wood printing

So I have to print on wood for the washboards that I am making .The colts armory is getting close to being cleaned enough to see it is going to print again. I have many of the original logos, and type that has been used from back to 1910.
Any suggestions on printing on the wood, and ink to use?

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Of what material is/are the type and logos? In ‘the days before the before’, steel, and sometimes, brass, type was used to print upon wood substrate. Should you have any original washboards, examine them for a slight emboss. If none be detected, I suspect rubber plates were employed to print the boards; they are so much less expensive, ink easily, have long life, and store reasonably well.
Having said that, if you have access to either Ludlow or linecaster, printing with ordinary metal will produce satisfactory work; but for limited run as the metal wears very quickly. Which is of little concern simply because of the ‘endless’ slugs available to you. And it will graphically demonstrate the destructive nature of ‘crash’ printing that appears so in vogue amongst the cruder practitioners of the Black Art these days.
Failing all that, there is always good ol’ silk screen (gasp!) printing. :o)

OK kids, fasten your seatbelts! One of the good ways to print on wood is to use your paper cutter!!!!!!!!

A soft wood like pine is probably ideal because you can get a deeper impression into it. Ideally you will only set a few lines of larger type because your impression area will be wide but not too deep. Ink your type (ideally a fairly heavy face without delicate serifs) and place it under the clamp area of your cutter. Carefully place your piece of wood over the inked form and then simply apply the needed pressure by screwing down the clamp.

The person that I know that uses this technique also casts his own type, so wearing out the type is not a problem for him.

The finished effect is VERY cool.


A sure way to win friends and influence people…
“amongst the cruder practitioners of the Black Art these days.”
Thank you, I couldn’t have said it better myself!

Its pretty cool , as there are many of the brass printer blocks.(I would like to reproduce some of them due to worn condition) I also found many old printed boards that were never used. They are printed in black , and have the embross in the wood. The wood is basswood and would be slightly harder than pine. The colts armory press was likely chosen because of the heavy stamping on the wood. The boards are about 3/16” thick.
There are many examples of the washboards under a search for The Canadian Woodenware Co.
Any more thoughts on printing ink, or printing on the wood?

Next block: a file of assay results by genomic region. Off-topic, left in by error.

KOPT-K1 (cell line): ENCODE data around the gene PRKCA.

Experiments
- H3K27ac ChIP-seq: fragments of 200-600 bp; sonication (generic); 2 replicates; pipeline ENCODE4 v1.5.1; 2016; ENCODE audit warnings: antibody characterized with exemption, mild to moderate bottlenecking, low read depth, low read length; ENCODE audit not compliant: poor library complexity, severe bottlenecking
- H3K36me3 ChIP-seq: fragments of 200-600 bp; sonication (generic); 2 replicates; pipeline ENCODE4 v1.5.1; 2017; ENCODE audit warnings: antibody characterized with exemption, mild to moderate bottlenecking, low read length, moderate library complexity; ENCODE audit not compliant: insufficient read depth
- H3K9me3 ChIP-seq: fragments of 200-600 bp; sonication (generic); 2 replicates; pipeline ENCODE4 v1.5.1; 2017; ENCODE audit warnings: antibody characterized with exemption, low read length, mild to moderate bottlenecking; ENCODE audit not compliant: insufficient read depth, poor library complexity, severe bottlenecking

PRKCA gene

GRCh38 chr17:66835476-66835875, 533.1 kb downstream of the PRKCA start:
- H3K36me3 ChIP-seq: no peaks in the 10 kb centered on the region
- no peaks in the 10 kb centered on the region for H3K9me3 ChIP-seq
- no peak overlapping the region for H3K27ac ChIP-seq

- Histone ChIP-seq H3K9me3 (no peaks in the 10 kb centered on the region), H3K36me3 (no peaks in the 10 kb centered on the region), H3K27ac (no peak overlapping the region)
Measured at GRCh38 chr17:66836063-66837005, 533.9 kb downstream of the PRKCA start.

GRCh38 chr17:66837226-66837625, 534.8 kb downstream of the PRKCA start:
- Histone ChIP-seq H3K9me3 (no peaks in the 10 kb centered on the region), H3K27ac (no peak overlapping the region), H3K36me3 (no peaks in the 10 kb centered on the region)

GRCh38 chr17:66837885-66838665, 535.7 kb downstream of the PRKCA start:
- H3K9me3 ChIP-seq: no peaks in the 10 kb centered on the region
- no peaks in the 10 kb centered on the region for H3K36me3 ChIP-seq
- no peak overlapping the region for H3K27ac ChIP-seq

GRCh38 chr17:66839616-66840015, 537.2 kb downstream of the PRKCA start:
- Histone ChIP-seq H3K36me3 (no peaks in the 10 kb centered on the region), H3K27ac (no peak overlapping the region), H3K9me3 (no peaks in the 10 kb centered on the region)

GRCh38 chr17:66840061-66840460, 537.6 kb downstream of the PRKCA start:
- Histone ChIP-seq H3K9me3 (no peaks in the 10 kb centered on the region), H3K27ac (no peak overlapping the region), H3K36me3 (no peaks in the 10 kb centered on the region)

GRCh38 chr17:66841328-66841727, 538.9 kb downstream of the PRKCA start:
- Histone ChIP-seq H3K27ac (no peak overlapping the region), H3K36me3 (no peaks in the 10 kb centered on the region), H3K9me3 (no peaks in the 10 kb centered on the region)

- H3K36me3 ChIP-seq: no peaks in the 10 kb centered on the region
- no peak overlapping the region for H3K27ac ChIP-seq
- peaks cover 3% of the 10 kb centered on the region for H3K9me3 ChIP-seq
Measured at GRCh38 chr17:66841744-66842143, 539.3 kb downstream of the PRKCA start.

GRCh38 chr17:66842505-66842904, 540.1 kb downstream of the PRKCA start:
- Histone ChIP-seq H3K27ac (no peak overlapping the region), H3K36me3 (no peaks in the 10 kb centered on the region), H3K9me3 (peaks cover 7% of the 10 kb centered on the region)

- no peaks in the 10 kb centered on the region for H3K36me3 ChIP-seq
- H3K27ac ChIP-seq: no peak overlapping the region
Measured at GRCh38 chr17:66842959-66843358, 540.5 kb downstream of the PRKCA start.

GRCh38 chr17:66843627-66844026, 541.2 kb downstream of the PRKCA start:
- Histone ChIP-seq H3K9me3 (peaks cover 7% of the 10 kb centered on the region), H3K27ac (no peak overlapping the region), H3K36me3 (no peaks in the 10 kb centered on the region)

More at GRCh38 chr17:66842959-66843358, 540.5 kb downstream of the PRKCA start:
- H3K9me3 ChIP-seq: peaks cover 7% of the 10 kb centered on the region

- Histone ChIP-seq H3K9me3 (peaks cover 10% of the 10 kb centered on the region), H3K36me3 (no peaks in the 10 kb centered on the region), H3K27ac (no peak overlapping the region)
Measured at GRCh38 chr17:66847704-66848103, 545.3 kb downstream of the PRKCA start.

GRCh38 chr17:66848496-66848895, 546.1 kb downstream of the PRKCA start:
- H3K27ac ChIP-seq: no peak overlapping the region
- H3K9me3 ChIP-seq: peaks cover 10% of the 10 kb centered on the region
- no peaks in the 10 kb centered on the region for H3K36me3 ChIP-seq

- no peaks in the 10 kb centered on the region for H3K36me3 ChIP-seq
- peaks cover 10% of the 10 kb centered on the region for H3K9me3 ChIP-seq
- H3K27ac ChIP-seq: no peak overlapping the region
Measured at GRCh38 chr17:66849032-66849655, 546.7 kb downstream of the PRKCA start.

Thanks for your thoughts!

Were I in your shoes- I’d pick a good oil based ink, tackier than a normal formulation I might use for paper, with a bit of Three-way drier added to it.

The Colts was a great press. Not only a powerful press, it’s solid construction allowed a wide range of use. However, in my view, its outstanding feature was the ‘parallel’ design approach of the platen to the bed. That feature probably played a large factor as choice for that board printing process which you now have taken up.
I once produced jigsaw puzzles with mine; I still recall the smart ‘snap’ as the die cut through bookboard as if onionskin paper. Slow, admittedly, but the real Percheron of platen presses. :o)
As to printing on wood, well, all woods will tend to produce splinter ‘breaks’ if impressed too deeply. Steam dampened surface will reduce that somewhat, but might well repel some of the vegetable-based inks in use today. Might want to talk to an ink Rep about using, say, a Van Son Tough Tex as example. However, the tried and true ‘kiss’ approach to any type of printing - wood, paper, board, cloth, etc. - is your best bet for extending the life of all the fast-disappearing letterpress equipment. Particularly the type and cuts. I wish you well in your undertaking.


Don’t know your project, but look at Cards of Wood on
Goolge. They have printable veneer which I have used
with much success.

What is the thickness of the wood you are trying to print on????? I would not think that the Colt’s Armory would allow something that thick to be fed into it and still maintain a parallel platen and bed! The wood printed on the paper cutter was 3/4” thick.


Rick- in an earlier post, washboard states:

“The boards are about 3/16” thick.”

I’d think that too thick for most platen presses, but I don’t know the Colts. Apparently this came from a shop that was already doing this though, so it must have worked… Somehow. At some point.

The colts was in this washboard factory , and used only for the printing the logos, business name on the washboard. Some of the names on them ,Pearl ,Economy, All Wood Rub ,The Waverly, The Canuck ,The Jubilee, Empire Glass etc etc.
The platen is adjusted to allow for the 3/16” thick wood.
There is also a old style [email protected] press that was used to do the cards, business things for the company.
I am a cabinetmaker by trade ,but am learning a lot about letterpress and loving it!

A press like the Colt’s Armory will maintain parallel surfaces between bed and platen by design. The gap is controlled without any change in parallel by eccentric bearings on the platen, which are adjustable. 3/16” is certainly within the range of adjustment, considering that little packing is necessary when printing on wood, just a single tympan to hold the gages, plus whatever is needed to get exact pressure between the coarse steps of the adjustment, or just glue gages directly onto the platen.
In addition to printing from hard plates and soft rubber plates, I’ve seen wood printed by scorching on a hot stamping press.